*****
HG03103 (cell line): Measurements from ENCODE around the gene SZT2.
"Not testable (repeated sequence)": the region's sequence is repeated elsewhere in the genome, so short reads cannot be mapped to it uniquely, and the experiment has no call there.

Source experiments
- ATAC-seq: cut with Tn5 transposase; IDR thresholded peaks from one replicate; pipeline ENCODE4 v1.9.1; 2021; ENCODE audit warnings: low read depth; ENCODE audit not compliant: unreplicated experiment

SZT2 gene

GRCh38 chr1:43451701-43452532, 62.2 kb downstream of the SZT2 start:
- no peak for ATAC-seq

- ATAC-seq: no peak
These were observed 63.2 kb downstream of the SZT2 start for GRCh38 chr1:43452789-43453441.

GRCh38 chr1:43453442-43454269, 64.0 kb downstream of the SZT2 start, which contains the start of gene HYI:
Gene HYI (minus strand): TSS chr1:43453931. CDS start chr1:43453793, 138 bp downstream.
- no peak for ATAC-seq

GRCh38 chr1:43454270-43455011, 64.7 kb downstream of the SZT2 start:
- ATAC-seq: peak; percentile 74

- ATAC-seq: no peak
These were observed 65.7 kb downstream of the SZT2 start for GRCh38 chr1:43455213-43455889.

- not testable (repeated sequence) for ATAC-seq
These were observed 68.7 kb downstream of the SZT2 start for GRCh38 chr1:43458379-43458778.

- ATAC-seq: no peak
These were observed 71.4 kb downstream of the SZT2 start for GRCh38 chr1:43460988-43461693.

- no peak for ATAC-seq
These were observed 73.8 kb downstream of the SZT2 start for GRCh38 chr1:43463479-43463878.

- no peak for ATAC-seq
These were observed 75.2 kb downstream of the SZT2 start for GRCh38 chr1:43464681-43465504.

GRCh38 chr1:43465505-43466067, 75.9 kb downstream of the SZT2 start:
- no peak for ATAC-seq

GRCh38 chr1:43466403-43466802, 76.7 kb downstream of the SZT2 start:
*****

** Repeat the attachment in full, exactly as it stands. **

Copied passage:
HG03103 (cell line): Measurements from ENCODE around the gene SZT2.
"Not testable (repeated sequence)": the region's sequence is repeated elsewhere in the genome, so short reads cannot be mapped to it uniquely, and the experiment has no call there.

Source experiments
- ATAC-seq: cut with Tn5 transposase; IDR thresholded peaks from one replicate; pipeline ENCODE4 v1.9.1; 2021; ENCODE audit warnings: low read depth; ENCODE audit not compliant: unreplicated experiment

SZT2 gene

GRCh38 chr1:43451701-43452532, 62.2 kb downstream of the SZT2 start:
- no peak for ATAC-seq

- ATAC-seq: no peak
These were observed 63.2 kb downstream of the SZT2 start for GRCh38 chr1:43452789-43453441.

GRCh38 chr1:43453442-43454269, 64.0 kb downstream of the SZT2 start, which contains the start of gene HYI:
Gene HYI (minus strand): TSS chr1:43453931. CDS start chr1:43453793, 138 bp downstream.
- no peak for ATAC-seq

GRCh38 chr1:43454270-43455011, 64.7 kb downstream of the SZT2 start:
- ATAC-seq: peak; percentile 74

- ATAC-seq: no peak
These were observed 65.7 kb downstream of the SZT2 start for GRCh38 chr1:43455213-43455889.

- not testable (repeated sequence) for ATAC-seq
These were observed 68.7 kb downstream of the SZT2 start for GRCh38 chr1:43458379-43458778.

- ATAC-seq: no peak
These were observed 71.4 kb downstream of the SZT2 start for GRCh38 chr1:43460988-43461693.

- no peak for ATAC-seq
These were observed 73.8 kb downstream of the SZT2 start for GRCh38 chr1:43463479-43463878.

- no peak for ATAC-seq
These were observed 75.2 kb downstream of the SZT2 start for GRCh38 chr1:43464681-43465504.

GRCh38 chr1:43465505-43466067, 75.9 kb downstream of the SZT2 start:
- no peak for ATAC-seq

GRCh38 chr1:43466403-43466802, 76.7 kb downstream of the SZT2 start: